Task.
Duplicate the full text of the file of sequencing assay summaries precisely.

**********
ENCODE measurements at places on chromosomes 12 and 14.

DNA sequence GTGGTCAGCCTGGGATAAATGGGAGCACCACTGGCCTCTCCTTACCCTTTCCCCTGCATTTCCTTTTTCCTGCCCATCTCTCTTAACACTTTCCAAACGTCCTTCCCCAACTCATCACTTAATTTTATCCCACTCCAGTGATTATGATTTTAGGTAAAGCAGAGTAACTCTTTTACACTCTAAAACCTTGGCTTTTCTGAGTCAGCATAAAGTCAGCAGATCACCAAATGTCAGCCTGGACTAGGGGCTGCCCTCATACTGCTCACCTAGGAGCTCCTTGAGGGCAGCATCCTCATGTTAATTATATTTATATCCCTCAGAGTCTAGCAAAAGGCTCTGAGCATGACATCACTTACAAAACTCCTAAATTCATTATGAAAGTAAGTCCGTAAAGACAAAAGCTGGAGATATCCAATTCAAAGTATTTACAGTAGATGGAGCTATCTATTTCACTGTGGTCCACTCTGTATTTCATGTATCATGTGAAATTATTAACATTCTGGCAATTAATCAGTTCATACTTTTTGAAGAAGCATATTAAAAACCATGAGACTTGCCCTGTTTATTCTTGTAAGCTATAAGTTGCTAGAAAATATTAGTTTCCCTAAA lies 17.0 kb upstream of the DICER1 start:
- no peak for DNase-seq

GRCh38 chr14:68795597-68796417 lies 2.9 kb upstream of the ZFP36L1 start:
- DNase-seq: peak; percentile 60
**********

ENCODE measurements at places on chromosomes 12 and 14.

DNA sequence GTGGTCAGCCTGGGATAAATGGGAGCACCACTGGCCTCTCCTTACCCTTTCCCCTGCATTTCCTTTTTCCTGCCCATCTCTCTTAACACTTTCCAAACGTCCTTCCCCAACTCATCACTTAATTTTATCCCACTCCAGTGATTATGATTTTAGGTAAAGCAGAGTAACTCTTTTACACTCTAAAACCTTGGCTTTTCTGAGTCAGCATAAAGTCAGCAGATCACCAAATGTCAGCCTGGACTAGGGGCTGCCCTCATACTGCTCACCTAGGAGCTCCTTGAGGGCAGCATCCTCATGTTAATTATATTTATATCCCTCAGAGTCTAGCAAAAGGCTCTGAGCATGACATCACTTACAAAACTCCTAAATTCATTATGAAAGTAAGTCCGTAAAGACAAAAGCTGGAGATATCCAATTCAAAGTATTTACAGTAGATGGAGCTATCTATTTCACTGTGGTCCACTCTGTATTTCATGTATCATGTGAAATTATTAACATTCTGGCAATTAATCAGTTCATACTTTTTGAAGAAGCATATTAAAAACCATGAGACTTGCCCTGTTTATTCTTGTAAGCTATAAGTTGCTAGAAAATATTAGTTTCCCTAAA lies 17.0 kb upstream of the DICER1 start:
- no peak for DNase-seq

GRCh38 chr14:68795597-68796417 lies 2.9 kb upstream of the ZFP36L1 start:
- DNase-seq: peak; percentile 60